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Court strikes down anti-panhandling law

Sep 11, 2017

BY: CCNH-LFDA Highlights

A federal court struck down Manchester's anti-panhandling ordinance last week.

The facts of the case

The 2015 ordinance forbid anyone from exchanging an item with someone in a motor vehicle.

Manchester passed the ordinance after citizen complaints about aggressive panhandlers.  Panhandlers also caused some traffic safety issues when cars stopped unexpectedly at intersections.

The federal court ruled that the ordinance violated the First Amendment right to free speech because it penalized behavior that was not necessarily a safety hazard and only penalized pedestrians, not motorists.

Are cities criminalizing homelessness?

Elliott Berry of New Hampshire Legal Assistance praised the ruling for protecting the rights of homeless residents:

"No one wants to see a veteran of our armed forces panhandling for help on a street corner. But criminalizing this act of desperation, detaining and prosecuting people when they seek help, does nothing to solve the problems of poverty and homelessness in our state. In many cases, these ordinances may make it harder for people to get back on their feet by saddling them with a criminal record, fines and fees they have no ability to pay."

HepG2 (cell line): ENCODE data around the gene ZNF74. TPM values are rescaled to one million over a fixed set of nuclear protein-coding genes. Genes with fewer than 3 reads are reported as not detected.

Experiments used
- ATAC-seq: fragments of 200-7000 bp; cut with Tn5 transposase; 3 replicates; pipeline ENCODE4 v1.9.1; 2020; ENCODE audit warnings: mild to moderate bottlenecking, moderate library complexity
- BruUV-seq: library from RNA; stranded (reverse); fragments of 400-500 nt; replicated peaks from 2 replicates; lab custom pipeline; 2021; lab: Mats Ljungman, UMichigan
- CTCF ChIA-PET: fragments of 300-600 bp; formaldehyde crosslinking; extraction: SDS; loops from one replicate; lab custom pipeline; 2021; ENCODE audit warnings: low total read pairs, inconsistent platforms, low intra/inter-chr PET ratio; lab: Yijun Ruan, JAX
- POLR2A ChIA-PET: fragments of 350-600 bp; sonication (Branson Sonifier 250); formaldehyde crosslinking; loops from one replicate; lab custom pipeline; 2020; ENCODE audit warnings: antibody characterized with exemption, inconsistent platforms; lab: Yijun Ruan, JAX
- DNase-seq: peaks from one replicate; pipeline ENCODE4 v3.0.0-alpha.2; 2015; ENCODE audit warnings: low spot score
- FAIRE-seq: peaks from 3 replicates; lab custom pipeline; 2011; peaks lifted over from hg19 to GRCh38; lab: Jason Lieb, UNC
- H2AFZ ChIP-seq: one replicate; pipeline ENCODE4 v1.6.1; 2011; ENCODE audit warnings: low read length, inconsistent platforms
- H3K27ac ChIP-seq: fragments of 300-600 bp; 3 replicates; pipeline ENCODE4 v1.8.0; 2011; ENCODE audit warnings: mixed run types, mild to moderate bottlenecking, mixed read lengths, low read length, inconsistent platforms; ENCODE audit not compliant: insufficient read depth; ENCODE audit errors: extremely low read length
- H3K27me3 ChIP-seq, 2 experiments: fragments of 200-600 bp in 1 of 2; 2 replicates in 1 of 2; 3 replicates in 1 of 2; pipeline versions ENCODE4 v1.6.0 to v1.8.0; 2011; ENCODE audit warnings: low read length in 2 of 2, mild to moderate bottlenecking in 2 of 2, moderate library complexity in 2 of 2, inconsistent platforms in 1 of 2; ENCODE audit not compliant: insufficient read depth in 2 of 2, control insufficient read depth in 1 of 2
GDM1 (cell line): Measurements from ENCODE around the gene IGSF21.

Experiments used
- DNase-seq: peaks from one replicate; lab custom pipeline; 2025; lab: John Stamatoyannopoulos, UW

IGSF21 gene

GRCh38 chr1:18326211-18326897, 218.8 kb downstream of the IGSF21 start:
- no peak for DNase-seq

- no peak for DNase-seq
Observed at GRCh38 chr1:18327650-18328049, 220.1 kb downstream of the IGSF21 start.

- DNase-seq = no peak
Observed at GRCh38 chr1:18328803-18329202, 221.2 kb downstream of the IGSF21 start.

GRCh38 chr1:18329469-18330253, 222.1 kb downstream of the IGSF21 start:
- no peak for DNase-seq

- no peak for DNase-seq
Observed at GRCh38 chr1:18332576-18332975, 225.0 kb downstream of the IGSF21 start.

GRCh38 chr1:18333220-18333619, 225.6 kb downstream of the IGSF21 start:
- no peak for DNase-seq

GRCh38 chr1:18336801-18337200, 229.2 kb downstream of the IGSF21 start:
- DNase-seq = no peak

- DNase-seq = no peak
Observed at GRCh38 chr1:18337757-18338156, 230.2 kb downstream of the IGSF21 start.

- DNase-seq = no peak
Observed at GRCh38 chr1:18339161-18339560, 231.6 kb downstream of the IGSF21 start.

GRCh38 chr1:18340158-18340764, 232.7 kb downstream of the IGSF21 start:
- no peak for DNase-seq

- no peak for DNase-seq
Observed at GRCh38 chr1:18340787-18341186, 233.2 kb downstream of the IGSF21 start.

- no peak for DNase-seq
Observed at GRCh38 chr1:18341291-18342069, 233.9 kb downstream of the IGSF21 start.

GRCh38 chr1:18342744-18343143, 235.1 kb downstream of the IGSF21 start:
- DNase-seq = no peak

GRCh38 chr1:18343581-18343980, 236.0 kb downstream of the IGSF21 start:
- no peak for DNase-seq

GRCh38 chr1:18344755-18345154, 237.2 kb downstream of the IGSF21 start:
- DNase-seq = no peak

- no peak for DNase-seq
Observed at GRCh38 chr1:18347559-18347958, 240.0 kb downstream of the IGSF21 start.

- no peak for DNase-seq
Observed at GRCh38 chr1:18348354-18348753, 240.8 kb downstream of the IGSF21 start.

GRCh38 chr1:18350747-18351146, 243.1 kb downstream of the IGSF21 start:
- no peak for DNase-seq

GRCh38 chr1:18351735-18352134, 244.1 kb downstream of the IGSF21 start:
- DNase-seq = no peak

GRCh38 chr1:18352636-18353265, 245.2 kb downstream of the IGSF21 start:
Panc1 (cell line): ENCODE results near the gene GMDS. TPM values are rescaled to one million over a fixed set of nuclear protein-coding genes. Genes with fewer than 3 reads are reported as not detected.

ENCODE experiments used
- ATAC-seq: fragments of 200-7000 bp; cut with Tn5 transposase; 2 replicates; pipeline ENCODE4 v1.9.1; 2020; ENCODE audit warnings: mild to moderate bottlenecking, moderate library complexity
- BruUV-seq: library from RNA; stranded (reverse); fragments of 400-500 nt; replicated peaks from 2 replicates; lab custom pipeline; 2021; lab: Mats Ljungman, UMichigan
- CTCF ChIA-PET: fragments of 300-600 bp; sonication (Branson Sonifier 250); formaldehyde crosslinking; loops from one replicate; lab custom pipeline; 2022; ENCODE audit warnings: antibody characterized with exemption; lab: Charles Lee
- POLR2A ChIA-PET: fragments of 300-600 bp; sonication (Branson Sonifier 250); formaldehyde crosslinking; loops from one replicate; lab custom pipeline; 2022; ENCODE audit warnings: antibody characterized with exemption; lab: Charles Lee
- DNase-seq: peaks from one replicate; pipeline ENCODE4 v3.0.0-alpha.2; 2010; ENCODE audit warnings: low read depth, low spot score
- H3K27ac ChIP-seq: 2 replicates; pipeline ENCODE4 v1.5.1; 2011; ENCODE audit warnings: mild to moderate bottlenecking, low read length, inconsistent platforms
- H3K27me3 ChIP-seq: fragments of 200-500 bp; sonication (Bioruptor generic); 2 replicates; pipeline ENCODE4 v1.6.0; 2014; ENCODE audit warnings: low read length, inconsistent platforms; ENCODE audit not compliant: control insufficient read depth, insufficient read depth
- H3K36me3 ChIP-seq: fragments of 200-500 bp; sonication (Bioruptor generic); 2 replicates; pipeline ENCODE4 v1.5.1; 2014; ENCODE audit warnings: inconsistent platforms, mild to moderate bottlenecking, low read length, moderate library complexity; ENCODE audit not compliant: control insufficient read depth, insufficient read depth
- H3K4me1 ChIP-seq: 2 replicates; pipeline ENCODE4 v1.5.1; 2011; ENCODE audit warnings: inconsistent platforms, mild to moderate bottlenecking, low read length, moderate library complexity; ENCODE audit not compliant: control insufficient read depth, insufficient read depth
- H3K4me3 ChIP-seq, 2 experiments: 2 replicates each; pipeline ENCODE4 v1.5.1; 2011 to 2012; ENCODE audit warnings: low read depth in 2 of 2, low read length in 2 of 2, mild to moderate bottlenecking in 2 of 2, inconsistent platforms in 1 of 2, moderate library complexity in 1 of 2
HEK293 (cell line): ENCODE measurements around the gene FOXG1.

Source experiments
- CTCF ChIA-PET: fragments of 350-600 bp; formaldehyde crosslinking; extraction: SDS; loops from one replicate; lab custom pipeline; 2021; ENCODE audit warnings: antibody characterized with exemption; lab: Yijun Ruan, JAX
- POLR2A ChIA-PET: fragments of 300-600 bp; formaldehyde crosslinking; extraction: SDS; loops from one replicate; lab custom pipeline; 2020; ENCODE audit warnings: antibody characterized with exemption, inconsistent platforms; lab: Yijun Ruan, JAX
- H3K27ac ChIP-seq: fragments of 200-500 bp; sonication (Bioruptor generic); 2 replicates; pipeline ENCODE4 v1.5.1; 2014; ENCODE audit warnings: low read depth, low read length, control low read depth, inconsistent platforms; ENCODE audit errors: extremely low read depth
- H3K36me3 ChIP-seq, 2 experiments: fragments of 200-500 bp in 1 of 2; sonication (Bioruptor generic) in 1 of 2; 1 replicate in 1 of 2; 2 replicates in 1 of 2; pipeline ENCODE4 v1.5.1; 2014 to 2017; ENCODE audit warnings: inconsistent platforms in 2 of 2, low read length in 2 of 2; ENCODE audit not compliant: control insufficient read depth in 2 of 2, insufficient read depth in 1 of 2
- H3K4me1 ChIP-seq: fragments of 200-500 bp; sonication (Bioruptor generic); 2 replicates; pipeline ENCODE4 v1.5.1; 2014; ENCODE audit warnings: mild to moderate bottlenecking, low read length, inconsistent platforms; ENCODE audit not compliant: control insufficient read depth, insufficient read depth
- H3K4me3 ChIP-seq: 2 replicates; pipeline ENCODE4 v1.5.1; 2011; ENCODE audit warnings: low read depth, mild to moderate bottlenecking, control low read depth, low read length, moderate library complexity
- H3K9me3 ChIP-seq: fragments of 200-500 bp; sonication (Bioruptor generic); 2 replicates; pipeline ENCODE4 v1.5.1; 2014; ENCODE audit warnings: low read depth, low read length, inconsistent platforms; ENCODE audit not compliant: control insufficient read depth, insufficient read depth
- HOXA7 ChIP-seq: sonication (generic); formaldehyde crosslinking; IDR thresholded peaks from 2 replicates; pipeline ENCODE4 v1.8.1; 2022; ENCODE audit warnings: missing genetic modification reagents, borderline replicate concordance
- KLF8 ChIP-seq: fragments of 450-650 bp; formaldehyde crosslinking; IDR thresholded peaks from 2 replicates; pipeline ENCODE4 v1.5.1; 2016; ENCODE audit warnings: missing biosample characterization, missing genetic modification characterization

Is panhandling still a public safety issue?

This year Manchester made another attempt to curb panhandling by putting up signs that say, "Your generosity could lead to a fatality. Please donate to a local charity."  In a letter Manchester Chief of Police Enoch Willard wrote: 

"According to MPD records between 2015 to June 1, 2017 twenty-four (24) people that have been involved in panhandling have overdosed, requiring medical intervention, some of whom have overdosed multiple times. ... What the panhandlers do not need is money to be handed to them to facilitate their addiction.  This simple act of kindness could very well lead to their overdose or even death."

Manchester is still deciding whether or not to appeal the ruling.

Do you have an opinion on anti-panhandling laws?  Share your opinion in the comments below.


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